WASHINGTON (AP) — Analysts say the Obama administration, under congressional pressure to take a tough stance on Chinese trade policies, is expected to declare that China unfairly helped its aluminum industry.
The finding, which could spark higher import duties, was anticipated Tuesday as the White House attempts to strike a delicate balance ahead of November congressional elections that will be dominated by the weak U.S. economy.
The Obama administration wants to address worries by lawmakers who say the U.S. is losing jobs because an undervalued Chinese currency gives Beijing's exporters an unfair price advantage. But it also wants to preserve good ties with a country seen as crucial to dealing with global economic and environmental issues and with nuclear standoffs with Iran and North Korea.
Lawmakers have called for imposing stiff penalties on Chinese imports if China doesn't move more quickly to revalue its currency. The Obama administration, however, has so far focused on targeting individual Chinese industries.
The U.S. and China are also arguing over access to each other's markets for tires, steel, movies, music and other goods.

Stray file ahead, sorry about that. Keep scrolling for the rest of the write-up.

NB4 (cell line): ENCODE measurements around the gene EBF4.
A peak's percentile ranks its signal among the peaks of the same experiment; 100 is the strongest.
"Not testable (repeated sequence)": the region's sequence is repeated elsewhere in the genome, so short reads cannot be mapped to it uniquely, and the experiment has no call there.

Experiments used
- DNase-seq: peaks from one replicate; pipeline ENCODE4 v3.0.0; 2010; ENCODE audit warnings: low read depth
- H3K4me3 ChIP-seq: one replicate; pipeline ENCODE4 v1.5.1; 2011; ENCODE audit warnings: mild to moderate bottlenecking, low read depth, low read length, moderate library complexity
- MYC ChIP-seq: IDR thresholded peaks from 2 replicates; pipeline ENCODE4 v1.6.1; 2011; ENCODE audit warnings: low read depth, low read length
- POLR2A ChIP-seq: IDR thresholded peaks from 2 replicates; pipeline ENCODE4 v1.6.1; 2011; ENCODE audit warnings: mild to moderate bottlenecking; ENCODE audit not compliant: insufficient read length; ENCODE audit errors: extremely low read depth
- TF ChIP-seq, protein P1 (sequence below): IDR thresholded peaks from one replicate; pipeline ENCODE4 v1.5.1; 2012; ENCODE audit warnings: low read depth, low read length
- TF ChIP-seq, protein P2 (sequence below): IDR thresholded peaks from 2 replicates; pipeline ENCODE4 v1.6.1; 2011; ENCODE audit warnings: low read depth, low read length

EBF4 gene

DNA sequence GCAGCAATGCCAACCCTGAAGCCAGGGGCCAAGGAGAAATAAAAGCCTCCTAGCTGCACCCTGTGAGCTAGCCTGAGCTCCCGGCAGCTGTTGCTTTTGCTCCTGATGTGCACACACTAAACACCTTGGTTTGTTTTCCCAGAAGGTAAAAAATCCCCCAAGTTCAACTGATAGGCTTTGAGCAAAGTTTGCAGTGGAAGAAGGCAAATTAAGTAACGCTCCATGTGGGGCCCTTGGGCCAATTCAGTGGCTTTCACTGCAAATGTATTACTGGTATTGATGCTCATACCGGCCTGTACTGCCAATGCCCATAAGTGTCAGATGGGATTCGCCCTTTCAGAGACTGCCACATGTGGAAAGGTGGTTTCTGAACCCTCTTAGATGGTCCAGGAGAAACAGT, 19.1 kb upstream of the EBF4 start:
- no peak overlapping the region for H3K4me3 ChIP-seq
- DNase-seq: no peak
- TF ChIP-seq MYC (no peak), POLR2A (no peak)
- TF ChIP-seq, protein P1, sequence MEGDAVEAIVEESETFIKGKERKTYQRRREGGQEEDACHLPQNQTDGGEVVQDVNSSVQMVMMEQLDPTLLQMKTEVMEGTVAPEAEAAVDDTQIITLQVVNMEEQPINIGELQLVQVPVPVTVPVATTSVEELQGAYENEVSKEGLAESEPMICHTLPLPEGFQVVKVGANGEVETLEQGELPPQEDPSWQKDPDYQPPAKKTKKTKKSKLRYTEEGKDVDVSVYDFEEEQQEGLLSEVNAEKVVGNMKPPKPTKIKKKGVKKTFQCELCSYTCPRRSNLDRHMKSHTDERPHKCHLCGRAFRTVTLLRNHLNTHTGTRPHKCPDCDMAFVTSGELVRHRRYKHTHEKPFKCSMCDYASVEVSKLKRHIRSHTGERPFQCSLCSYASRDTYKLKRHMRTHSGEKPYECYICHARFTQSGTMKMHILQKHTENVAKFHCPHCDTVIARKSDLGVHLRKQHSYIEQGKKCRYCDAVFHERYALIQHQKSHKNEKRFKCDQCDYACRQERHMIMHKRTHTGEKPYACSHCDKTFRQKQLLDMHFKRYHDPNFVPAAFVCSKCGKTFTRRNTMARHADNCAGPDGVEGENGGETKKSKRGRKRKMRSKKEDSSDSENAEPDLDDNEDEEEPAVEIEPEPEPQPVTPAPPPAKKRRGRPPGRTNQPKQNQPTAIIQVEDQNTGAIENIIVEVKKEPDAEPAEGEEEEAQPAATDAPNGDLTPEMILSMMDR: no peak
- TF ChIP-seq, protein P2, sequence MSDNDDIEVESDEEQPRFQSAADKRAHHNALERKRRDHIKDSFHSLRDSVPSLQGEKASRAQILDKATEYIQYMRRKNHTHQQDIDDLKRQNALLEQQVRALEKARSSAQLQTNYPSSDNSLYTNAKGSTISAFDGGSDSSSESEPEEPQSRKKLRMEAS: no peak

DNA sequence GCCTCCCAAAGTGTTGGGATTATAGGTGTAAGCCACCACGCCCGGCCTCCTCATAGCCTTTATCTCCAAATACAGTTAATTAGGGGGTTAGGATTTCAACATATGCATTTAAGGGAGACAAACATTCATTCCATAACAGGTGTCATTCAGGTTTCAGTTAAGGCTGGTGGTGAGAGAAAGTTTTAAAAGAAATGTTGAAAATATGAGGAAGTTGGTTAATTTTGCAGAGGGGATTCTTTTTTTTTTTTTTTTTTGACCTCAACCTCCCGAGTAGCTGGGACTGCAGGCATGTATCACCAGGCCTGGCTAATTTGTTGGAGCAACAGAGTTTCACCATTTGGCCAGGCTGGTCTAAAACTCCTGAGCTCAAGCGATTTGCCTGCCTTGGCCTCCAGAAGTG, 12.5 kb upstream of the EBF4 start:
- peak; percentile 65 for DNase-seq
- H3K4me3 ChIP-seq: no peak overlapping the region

"What the administration is doing here is like a pressure valve for the Congress," said Derek Scissors, a specialist on Asian economies at The Heritage Foundation think tank. "It's a natural response to not wanting to infuriate the Chinese on currency but wanting to do something about the fact that China's a trade predator."
The Commerce Department in April launched an investigation into whether certain Chinese aluminum products were being dumped, or sold at improperly low prices, because of government subsidies or other aid.
Stephen A. Jones, an attorney for a group of 11 U.S. aluminum companies that requested the duties, said he was "optimistic that Commerce will find that the Chinese industry has received significant amounts of subsidies."
The U.S. companies argued that Chinese aluminum exporters benefited from a range of government help, including tax breaks, low-interest loans from state banks and subsidized rents.
The U.S. aluminum companies also alleged that the Chinese industry benefited from a currency policy that keeps the yuan undervalued against the dollar and makes Chinese products cheaper in the United States.
It's not clear if Commerce will say anything about the currency issue on Tuesday, Jones said. If they chose to investigate the issue and decided that the currency was a subsidy, that could open up a wider range of imports to penalty tariffs.
Wang Baodong, a spokesman for the Chinese Embassy in Washington, said American industry won't be helped "by imposing a high rate of punishment on the Chinese imports." He called for an "expansion of trade between the two countries instead of trying to take measures to restrain the imports of similar Chinese goods to the U.S."
Sen. Sherrod Brown, D-Ohio, a regular critic of China, said in a statement that "there is no doubt in my mind that China is subsidizing its aluminum industry and manipulating its currency." He said the United States "can't sit idly by as China breaks every trade rule at the expense of U.S. companies and U.S. jobs."
AP Economics Writer Christopher S. Rugaber in Washington contributed to this report.